Day 33

Trip Start Sep 14, 2006
1
33
169
Trip End ??? ??, 2007


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Tuesday, October 17, 2006

We had an 11.30am train to catch from Luoyang to Kaifeng. We'd checked out of the hostel on two previous occasions only to check back in as plans changed - but this time we meant it. Breakfast was supermarket-bought noodles and we found our way to the train. It was a four hour journey but we still opted for sleeper accommodation as the seats really are a challenge. We were all looking forward to Kaifeng as we'd heard it was a more chilled out location where we could spend a few days chewing the cud.

At 3.30pm we arrived and the girls went straight into the ticket office to buy onward tickets to Shanghai. We will be splitting up after Kaifeng, as the girls go East and Steve and I go South. While Steve and I waited outside we got chatting to a young Chinese man from Beijing, his English was good and as we were chatting I became conscious of a growing number of locals crowding round to take a look at us. I later learned that Kaifeng, population 4 million, has only 5000 non-chinese tourists per year. That's a crazy statistic meaning on any day this fairly large city only has 20 or so westerners! So, more staring from locals ahead no doubt. The girls appeared out of the ticket office with a middle age Chinese man in tow. They hadn't got any luck with Shanghai tickets and the man was trying to offer a solution. He explained in good English that they would have better luck going first to Zhengzhou and trying from there. The girls were annoyed with this setback because they are only travelling for 2 months and wasted days are damaging to their itinerary.

The Chinese man turned out to be a rickshaw peddler and offered to take us to our hotel. Despite our polite refusals he persevered with us and was soon finding another rickshaw to help carry us as those things can only take two at a time. We conceded as the price was fair and he was beginning to charm us. His rickshaw was man-powered so he got the girls on his and us weightier blokes were ushered onto a motorised rickshaw with a fittingly weightier rickshaw driver. The ride really was fun, the chatty Chinese man would should back to us in the other rickshaw little bits of information about the places we were passing. He was proud to tell us that we were his 248th foreign customers, and as we continued I wondered whether that was a good or a bad thing. Once we disembarked he offered to take us on a walking tour of the city which we again tried to politely refuse but I had the feeling that tomorrow that's exactly what we'd be doing.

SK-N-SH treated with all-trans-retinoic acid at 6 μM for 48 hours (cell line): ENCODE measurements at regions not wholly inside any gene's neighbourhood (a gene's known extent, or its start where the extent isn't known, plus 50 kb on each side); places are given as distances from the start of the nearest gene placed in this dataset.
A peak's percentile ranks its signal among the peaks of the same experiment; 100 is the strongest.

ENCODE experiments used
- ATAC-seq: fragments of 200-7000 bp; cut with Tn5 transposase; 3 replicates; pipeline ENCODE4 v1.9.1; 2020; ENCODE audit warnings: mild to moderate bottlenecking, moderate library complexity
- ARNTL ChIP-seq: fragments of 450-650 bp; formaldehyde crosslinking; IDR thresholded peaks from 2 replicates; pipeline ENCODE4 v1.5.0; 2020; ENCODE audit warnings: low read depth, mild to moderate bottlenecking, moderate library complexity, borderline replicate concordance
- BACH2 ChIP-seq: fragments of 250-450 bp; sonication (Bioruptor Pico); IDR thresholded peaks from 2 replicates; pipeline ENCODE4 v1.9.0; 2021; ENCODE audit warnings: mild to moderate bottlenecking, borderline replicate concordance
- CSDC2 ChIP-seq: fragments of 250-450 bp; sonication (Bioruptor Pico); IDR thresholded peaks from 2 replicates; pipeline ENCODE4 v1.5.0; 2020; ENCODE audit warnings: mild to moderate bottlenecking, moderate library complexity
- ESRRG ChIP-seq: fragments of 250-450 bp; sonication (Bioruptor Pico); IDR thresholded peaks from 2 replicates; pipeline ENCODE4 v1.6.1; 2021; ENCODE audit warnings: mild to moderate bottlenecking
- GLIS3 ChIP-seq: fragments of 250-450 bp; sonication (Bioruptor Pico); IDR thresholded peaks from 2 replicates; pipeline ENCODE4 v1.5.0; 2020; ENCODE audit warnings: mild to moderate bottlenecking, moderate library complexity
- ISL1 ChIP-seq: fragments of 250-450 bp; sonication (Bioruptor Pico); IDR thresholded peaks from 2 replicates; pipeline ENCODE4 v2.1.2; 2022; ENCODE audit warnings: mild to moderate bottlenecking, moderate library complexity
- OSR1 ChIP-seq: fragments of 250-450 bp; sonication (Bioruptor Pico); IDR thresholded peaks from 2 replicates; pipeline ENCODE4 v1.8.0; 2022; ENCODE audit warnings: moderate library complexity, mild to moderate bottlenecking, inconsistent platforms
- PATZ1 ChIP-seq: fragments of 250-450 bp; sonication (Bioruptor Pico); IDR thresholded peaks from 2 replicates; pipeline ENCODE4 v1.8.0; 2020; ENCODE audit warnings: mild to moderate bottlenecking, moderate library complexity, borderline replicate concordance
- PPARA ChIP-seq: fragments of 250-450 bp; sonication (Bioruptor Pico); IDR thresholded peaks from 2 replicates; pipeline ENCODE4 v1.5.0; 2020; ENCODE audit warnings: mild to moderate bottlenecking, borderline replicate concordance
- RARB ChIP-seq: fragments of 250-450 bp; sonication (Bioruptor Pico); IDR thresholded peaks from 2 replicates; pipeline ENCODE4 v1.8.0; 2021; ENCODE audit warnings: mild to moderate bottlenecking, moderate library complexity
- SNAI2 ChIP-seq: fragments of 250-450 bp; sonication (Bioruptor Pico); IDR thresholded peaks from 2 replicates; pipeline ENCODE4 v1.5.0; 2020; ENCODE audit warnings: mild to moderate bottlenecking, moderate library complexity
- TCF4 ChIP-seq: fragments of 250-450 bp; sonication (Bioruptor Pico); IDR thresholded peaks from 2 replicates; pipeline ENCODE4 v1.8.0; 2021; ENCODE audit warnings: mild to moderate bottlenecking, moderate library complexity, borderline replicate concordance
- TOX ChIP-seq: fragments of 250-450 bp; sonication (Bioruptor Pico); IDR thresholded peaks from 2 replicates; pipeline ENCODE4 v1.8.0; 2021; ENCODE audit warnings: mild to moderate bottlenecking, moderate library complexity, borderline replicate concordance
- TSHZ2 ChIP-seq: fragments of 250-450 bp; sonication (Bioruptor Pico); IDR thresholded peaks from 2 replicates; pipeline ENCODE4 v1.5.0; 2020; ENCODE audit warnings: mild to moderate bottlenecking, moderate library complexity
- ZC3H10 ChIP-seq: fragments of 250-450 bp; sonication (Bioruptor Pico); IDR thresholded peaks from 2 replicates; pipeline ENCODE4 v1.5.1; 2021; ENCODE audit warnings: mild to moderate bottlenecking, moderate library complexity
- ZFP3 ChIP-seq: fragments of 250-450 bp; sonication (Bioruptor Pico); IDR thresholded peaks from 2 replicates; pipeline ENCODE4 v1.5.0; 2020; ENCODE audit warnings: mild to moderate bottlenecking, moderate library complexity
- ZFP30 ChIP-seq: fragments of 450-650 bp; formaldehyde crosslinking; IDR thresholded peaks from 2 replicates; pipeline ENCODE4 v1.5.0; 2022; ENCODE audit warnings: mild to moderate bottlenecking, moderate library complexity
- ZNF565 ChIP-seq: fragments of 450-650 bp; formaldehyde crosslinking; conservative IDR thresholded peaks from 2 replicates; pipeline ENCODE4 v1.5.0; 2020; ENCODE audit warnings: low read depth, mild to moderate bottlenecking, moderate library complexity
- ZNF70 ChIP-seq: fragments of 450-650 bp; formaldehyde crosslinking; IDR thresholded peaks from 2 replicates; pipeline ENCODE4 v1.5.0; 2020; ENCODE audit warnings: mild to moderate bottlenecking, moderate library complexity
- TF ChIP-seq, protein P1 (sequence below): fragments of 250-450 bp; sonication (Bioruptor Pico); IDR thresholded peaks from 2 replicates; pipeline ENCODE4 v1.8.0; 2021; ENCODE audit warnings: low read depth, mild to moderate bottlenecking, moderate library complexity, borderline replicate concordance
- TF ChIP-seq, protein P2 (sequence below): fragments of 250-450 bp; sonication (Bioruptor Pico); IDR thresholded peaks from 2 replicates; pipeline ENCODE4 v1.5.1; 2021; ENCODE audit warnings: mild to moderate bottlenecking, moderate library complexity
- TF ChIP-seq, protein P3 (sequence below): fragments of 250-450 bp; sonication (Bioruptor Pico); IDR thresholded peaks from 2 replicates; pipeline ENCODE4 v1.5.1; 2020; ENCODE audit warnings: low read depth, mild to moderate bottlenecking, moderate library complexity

The low amount of tourists mean accommodation is also scant. Our hotel (not hostel) was more basic than any hostel we'd stayed in before. While the reception is clean, the staff struggle hard with English. The rooms were pretty awful and the shower room is a pit of mouldy shower mats and two pipes coming out of the walls as showers!

We headed out to find food and stopped at a large restaurant that we later found out specialises in dumplings and snack foods. The menu was exclusively in Chinese with no pictures so we got out guide books out and started pointed at dishes from our "popular Chinese dishes" list. Since this was a speciality restaurant we got refusals for basic requests like Coca-Cola and even rice! Eventually we got sorted, and agreed that a bout of heavy drinking this evening might be in order.

My visa for China is one month and we still have a lot of China to see. I'd read that the Public Security Beaureu in Kaifeng were pretty relaxed about visa extensions so went into their office to enquire. I was dealt with by a very pretty young female police officer and all I needed to do was bring some photocopies back with 160 yuan in the morning and the process would take about 30 minutes to get another month added on.

The thing with Chinese drinking culture is that there is no drinking culture. Chinese might drink alcohol with their food but when the food is gone they get up and leave. We haven't found anything resembling a bar since Xi'an. While Steve hit the internet Cafe. Kasja, Malin and I went out for booze. All we managed was to sit in a smelly little restaurant though and ordered some local beer. After the beers were ordered we were given food menus, we'd already eaten so we declined. After a while the chef came out to have a look at us and probably wanted to know why we didn't order food. Again we felt like a little crowd of staff was growing but ordered more beers regardless. Chuckles went around the room but after the day we'd had we didn't care. I felt like it was time to teach a bit of culture than to learn someone elses!

Kaifeng seemed like a bit of a wrong turn for us, and the girls had decided to go back to Zhengzhou in the morning to try their luck with Shanghai tickets. Steve and I would probably take the walking tour with Jason (the Chinese man's English name) and head to Zhengzhou the day after.

We bought some beers and headed back to our dingy hotel room. The Hotel by the way is the Dajintai Hotel - not recommended, but it's pretty much your only choice in Kaifeng.
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